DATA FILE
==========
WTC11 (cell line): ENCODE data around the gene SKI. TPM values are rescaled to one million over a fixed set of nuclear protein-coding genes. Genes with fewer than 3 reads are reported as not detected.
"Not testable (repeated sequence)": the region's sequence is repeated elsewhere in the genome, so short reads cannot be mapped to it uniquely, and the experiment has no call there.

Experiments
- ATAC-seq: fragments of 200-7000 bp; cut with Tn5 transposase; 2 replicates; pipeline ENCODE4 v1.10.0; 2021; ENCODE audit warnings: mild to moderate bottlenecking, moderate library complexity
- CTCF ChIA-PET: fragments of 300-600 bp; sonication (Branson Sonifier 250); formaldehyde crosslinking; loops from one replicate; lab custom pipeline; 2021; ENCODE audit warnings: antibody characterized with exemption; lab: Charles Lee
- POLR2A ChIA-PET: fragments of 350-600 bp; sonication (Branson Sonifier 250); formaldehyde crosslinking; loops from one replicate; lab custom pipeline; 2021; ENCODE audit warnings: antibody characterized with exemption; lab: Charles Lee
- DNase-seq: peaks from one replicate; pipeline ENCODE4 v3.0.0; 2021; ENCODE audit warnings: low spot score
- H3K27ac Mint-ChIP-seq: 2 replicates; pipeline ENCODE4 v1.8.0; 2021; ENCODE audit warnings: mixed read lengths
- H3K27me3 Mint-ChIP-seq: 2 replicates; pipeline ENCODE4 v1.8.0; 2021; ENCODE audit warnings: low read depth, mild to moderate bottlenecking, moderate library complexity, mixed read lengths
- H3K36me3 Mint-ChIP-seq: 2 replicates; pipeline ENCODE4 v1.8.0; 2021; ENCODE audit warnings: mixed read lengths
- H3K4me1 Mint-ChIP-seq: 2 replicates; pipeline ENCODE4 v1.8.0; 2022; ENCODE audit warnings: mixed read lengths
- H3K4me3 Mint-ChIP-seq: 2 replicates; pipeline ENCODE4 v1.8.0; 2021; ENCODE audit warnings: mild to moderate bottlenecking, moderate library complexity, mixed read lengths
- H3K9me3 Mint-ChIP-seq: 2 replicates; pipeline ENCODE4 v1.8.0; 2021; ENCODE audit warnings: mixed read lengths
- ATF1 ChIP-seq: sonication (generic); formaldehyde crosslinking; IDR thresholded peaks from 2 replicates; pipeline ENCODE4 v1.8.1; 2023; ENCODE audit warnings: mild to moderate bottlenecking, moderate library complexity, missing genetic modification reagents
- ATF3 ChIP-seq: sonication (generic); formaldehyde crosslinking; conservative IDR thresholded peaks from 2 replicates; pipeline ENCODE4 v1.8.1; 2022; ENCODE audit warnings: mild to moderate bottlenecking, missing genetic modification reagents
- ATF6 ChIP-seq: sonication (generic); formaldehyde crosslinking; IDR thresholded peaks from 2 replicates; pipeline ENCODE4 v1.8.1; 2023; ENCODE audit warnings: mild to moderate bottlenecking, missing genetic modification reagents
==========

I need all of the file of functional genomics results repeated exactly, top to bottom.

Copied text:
WTC11 (cell line): ENCODE data around the gene SKI. TPM values are rescaled to one million over a fixed set of nuclear protein-coding genes. Genes with fewer than 3 reads are reported as not detected.
"Not testable (repeated sequence)": the region's sequence is repeated elsewhere in the genome, so short reads cannot be mapped to it uniquely, and the experiment has no call there.

Experiments
- ATAC-seq: fragments of 200-7000 bp; cut with Tn5 transposase; 2 replicates; pipeline ENCODE4 v1.10.0; 2021; ENCODE audit warnings: mild to moderate bottlenecking, moderate library complexity
- CTCF ChIA-PET: fragments of 300-600 bp; sonication (Branson Sonifier 250); formaldehyde crosslinking; loops from one replicate; lab custom pipeline; 2021; ENCODE audit warnings: antibody characterized with exemption; lab: Charles Lee
- POLR2A ChIA-PET: fragments of 350-600 bp; sonication (Branson Sonifier 250); formaldehyde crosslinking; loops from one replicate; lab custom pipeline; 2021; ENCODE audit warnings: antibody characterized with exemption; lab: Charles Lee
- DNase-seq: peaks from one replicate; pipeline ENCODE4 v3.0.0; 2021; ENCODE audit warnings: low spot score
- H3K27ac Mint-ChIP-seq: 2 replicates; pipeline ENCODE4 v1.8.0; 2021; ENCODE audit warnings: mixed read lengths
- H3K27me3 Mint-ChIP-seq: 2 replicates; pipeline ENCODE4 v1.8.0; 2021; ENCODE audit warnings: low read depth, mild to moderate bottlenecking, moderate library complexity, mixed read lengths
- H3K36me3 Mint-ChIP-seq: 2 replicates; pipeline ENCODE4 v1.8.0; 2021; ENCODE audit warnings: mixed read lengths
- H3K4me1 Mint-ChIP-seq: 2 replicates; pipeline ENCODE4 v1.8.0; 2022; ENCODE audit warnings: mixed read lengths
- H3K4me3 Mint-ChIP-seq: 2 replicates; pipeline ENCODE4 v1.8.0; 2021; ENCODE audit warnings: mild to moderate bottlenecking, moderate library complexity, mixed read lengths
- H3K9me3 Mint-ChIP-seq: 2 replicates; pipeline ENCODE4 v1.8.0; 2021; ENCODE audit warnings: mixed read lengths
- ATF1 ChIP-seq: sonication (generic); formaldehyde crosslinking; IDR thresholded peaks from 2 replicates; pipeline ENCODE4 v1.8.1; 2023; ENCODE audit warnings: mild to moderate bottlenecking, moderate library complexity, missing genetic modification reagents
- ATF3 ChIP-seq: sonication (generic); formaldehyde crosslinking; conservative IDR thresholded peaks from 2 replicates; pipeline ENCODE4 v1.8.1; 2022; ENCODE audit warnings: mild to moderate bottlenecking, missing genetic modification reagents
- ATF6 ChIP-seq: sonication (generic); formaldehyde crosslinking; IDR thresholded peaks from 2 replicates; pipeline ENCODE4 v1.8.1; 2023; ENCODE audit warnings: mild to moderate bottlenecking, missing genetic modification reagents